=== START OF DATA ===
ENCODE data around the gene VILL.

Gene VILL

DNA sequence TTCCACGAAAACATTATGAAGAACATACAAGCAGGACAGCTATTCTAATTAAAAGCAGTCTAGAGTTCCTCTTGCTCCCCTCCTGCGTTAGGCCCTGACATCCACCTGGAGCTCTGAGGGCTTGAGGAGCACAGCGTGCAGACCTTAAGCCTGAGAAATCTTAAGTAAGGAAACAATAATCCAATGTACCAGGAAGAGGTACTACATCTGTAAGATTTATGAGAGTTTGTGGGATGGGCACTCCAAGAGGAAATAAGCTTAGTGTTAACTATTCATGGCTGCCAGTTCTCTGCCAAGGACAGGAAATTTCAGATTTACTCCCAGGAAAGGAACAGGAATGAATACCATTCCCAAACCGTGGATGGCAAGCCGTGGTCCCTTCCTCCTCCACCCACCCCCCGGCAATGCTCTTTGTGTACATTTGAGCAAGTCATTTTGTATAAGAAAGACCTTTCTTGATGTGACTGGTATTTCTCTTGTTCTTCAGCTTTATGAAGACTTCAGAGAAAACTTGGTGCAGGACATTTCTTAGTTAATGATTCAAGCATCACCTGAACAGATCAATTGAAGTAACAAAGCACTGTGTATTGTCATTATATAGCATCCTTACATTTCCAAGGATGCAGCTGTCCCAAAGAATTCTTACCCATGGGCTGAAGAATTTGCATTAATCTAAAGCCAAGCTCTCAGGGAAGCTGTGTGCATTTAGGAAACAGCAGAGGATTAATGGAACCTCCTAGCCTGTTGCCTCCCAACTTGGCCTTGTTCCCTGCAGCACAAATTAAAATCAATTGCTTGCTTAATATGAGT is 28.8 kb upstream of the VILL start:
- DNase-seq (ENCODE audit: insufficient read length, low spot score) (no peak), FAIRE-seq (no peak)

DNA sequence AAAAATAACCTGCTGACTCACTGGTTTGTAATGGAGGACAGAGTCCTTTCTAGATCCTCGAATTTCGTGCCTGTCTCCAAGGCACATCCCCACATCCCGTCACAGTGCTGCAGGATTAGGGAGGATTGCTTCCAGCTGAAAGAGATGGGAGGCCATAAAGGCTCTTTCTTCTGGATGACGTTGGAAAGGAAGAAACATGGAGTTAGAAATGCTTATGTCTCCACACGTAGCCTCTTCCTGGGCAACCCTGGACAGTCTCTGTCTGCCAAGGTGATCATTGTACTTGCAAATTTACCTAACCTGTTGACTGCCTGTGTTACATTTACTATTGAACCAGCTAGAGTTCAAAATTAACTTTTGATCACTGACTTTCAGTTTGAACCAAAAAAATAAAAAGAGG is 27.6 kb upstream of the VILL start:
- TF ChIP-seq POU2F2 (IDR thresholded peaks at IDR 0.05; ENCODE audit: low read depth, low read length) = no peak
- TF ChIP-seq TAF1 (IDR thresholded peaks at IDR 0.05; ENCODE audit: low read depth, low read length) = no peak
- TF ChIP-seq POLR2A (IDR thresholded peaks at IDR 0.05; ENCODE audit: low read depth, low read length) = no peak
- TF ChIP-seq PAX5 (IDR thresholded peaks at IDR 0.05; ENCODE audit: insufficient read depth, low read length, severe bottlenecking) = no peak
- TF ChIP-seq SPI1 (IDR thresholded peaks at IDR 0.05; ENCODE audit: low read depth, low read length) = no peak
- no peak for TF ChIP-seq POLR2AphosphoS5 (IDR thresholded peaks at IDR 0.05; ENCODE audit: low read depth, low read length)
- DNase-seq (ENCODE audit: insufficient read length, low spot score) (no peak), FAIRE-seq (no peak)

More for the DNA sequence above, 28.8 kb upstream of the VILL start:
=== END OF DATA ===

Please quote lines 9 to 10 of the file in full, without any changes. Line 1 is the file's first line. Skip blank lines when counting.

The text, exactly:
- TF ChIP-seq PAX5 (IDR thresholded peaks at IDR 0.05; ENCODE audit: insufficient read depth, low read length, severe bottlenecking) = no peak
- TF ChIP-seq SPI1 (IDR thresholded peaks at IDR 0.05; ENCODE audit: low read depth, low read length) = no peak